A few weeks ago I announced I would be putting my Facebook profile into a neutral state; I wasn’t going to post, wasn’t going to look at others’ posts, but would keep my profile up.

That announcement was met with mostly silence from the 800 humans I am allegedly connected to. One guy’s leaving, the crowd declared with their silence  – meh. There are a billion more where he came from.

It wasn’t a play to get attention  –  if it had been it certainly was a fail.

This was an experiment in deviation from normal social media habits. I had been doing extensive academic research on Facebook’s ever-changing algorithms and came to the conclusion that while still a place to find people we know (and used to know), the way the company wants to monetize its service is to basically make everybody an advertiser. If you want to be noticed by a wide group you have to pay for this recognition.

Certainly it’s cool for a publicly traded company to try making a profit. Logic dictates a business page should not feel entitled to wide distribution of content without paying for it. I was just struck by the notion that media companies are supported largely with personal information they did not pay for.  We give, artists give, they take, they profit from the data we deliver to them. There are server and infrastructure costs, but without our giving there is no data to store. Why was I saying so much? Why is everyone saying so much?

I had downloaded my data from Facebook before I suspended my account use. I reviewed the posts of the past few years and was a little embarrassed. All these location-based check ins were public invitations to have my home ransacked (research shows most burglars take a look at your page before they visit your house). There were examples of nonsensical ramblings, food porn, humble brags, and even a couple of instances of vague booking. Ugh.

I focused my attention on my existing LinkedIn, Twitter and Instagram profiles.

My behavior changed. LinkedIn was easy; I moderate groups and write articles about jobs and careers, so contributing and sharing this content was instinctual. But Twitter and Instagram were different experiences now. I was more deliberate in deciding what to post. The type and structure of conversations you have on these networks are a little different from Facebook, and as a result I was measured in my updates.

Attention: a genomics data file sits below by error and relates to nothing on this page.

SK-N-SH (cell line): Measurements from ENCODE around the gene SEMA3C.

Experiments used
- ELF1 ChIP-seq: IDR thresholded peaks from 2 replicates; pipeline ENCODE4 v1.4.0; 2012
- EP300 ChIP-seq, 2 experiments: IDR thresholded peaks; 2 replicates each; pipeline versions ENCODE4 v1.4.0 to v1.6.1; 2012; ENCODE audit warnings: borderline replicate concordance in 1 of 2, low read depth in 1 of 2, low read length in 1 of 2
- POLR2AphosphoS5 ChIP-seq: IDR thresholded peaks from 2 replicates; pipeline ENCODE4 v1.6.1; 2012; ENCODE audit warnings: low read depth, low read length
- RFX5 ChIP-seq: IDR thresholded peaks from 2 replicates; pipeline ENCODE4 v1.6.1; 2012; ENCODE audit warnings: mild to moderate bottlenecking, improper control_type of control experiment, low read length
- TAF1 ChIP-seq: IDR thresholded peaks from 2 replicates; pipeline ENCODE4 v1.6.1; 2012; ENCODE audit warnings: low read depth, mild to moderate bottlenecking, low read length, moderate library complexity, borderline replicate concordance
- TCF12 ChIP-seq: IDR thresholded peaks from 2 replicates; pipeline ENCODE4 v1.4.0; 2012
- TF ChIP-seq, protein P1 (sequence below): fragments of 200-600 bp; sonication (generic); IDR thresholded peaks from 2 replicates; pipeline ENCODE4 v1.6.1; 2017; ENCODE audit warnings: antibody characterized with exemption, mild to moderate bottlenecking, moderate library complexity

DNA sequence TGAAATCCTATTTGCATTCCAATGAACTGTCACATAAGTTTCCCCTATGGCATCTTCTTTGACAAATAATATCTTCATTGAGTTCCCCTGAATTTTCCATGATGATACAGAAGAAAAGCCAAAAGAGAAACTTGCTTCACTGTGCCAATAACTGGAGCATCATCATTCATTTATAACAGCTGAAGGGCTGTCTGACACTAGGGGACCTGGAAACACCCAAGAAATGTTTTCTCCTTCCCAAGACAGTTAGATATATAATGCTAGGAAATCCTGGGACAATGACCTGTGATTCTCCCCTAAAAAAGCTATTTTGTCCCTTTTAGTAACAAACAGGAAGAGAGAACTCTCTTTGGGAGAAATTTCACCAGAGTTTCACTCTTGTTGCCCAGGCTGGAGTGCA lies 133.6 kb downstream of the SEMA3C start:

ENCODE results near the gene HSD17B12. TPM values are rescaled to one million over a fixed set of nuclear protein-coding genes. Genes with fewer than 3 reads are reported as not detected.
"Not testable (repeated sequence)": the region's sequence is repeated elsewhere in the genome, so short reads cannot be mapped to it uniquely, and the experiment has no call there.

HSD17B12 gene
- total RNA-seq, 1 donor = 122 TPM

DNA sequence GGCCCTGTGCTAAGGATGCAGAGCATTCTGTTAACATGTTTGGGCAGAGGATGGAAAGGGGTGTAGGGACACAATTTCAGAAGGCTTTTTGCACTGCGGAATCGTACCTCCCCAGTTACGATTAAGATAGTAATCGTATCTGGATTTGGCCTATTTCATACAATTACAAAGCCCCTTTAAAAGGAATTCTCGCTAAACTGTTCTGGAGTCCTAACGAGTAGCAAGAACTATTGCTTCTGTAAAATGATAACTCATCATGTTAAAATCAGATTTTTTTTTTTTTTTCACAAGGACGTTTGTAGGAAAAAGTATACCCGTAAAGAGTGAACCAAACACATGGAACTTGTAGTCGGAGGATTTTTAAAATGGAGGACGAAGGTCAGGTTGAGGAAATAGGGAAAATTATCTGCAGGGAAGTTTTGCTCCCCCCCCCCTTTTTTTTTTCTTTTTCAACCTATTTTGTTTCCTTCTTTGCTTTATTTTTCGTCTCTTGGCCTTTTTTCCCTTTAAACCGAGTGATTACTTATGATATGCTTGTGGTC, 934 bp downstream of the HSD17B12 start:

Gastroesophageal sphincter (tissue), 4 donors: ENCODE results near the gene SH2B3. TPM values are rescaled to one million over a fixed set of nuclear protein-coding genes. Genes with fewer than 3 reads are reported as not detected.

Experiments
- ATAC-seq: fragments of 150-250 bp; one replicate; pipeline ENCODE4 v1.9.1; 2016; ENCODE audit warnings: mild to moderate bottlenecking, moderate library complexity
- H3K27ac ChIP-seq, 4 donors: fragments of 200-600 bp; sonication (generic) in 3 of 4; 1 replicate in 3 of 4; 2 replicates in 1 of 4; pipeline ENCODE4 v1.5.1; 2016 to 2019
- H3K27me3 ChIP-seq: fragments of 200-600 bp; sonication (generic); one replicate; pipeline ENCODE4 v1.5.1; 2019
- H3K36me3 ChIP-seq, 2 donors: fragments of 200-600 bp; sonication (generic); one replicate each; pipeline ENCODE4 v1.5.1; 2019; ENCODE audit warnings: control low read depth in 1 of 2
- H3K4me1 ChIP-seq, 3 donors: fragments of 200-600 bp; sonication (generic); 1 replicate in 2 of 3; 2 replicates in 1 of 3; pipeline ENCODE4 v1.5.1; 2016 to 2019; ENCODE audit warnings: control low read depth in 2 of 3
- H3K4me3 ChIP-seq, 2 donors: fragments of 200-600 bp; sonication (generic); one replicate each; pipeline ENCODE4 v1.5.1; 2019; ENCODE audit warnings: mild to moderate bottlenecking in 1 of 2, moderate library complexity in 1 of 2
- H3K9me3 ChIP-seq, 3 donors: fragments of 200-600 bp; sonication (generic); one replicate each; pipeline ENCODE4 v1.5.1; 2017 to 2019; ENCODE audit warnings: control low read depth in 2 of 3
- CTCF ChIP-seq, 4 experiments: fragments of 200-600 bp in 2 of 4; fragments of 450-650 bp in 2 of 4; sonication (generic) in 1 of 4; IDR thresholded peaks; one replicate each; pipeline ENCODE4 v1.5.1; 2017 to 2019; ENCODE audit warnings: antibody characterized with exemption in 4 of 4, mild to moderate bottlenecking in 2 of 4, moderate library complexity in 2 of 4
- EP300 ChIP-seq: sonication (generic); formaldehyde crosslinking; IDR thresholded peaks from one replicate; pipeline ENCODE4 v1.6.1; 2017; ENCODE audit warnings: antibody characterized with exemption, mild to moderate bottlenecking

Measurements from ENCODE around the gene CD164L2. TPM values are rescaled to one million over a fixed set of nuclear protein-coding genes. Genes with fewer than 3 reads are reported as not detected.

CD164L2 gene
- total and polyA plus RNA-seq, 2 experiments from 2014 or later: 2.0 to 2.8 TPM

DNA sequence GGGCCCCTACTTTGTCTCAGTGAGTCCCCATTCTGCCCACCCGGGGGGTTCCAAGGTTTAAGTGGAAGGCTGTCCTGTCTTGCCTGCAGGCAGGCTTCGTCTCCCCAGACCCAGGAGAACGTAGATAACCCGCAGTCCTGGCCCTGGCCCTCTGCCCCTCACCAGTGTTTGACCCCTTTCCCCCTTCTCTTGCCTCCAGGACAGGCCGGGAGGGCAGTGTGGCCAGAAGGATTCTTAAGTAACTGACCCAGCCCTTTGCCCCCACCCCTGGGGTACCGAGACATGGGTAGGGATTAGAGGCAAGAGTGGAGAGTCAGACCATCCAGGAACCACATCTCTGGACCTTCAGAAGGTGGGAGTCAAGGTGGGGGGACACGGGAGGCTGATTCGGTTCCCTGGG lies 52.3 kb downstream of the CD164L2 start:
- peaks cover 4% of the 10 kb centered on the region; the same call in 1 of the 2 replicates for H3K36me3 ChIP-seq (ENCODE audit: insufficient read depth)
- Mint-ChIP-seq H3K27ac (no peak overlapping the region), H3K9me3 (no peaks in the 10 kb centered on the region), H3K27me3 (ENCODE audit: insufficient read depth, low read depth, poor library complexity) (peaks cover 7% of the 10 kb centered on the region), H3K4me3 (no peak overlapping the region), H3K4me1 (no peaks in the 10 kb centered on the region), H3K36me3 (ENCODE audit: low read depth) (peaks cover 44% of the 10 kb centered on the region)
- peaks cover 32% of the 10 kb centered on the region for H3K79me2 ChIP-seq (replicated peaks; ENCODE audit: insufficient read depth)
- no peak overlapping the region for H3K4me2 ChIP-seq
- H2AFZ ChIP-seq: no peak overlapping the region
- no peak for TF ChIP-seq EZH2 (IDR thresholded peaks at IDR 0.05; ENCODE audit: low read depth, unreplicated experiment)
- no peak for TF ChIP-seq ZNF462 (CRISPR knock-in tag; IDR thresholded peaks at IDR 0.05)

I spent less time staring at my phone too. No more News Feed to troll through for an hour.

But a part of me felt like the kid who moved out-of-town with his family and didn’t leave a forwarding address, even though as a media teacher I’m on about 847 different social networks. Facebook is being abandoned by tweens, teens and some Millenials, but for adults 25+  it’s still a reasonably good contact list and scrapbook.

My friend, who is a new father, didn’t post his newborn’s pictures on Twitter or Instagram. He put them on Facebook. I wouldn’t have even known his partner was in labor had I not had a random meeting with a mutual friend on a San Francisco sidewalk.

I reluctantly threw up a favorite cover photo and profile picture on Facebook the other day. I restored some of the “about” information I had deleted earlier. But I’m searching for words now. Absolutely influenced by the old trail of status updates, I vowed to no longer look like the complete douchebag some of these old posts seemed to suggest I was. Is this more cautious approach phony? I haven’t posted a word since returning.

I now don’t know what to say, if it matters, and if anyone cares.

Another new behavior has surfaced. I’ve started punishing friends who put up noisy memes by clicking the button that says “I don’t want to see this.” I never did that before.

Leaving Facebook temporarily, something I had played with regularly for 7 years, created a teachable moment, a reason to consider how we talk with each other and how I talk with the people in my world.

Maybe Paper will be a more refined, more useful Facebook experience. I respect their attempts to be more nimble that most fully mature organizations.

When it’s available for Android, I might check it out…







John Scott

John Scott is the career services manager and a media instructor at the School of Multimedia Communications, Academy of Art University San Francisco.

His second book, "You. Employed."is available in the Amazon book store.

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John Scott

John Scott is the career services manager and a media instructor at the School of Multimedia Communications, Academy of Art University San Francisco.

His second book, "You. Employed."is available in the Amazon book store.

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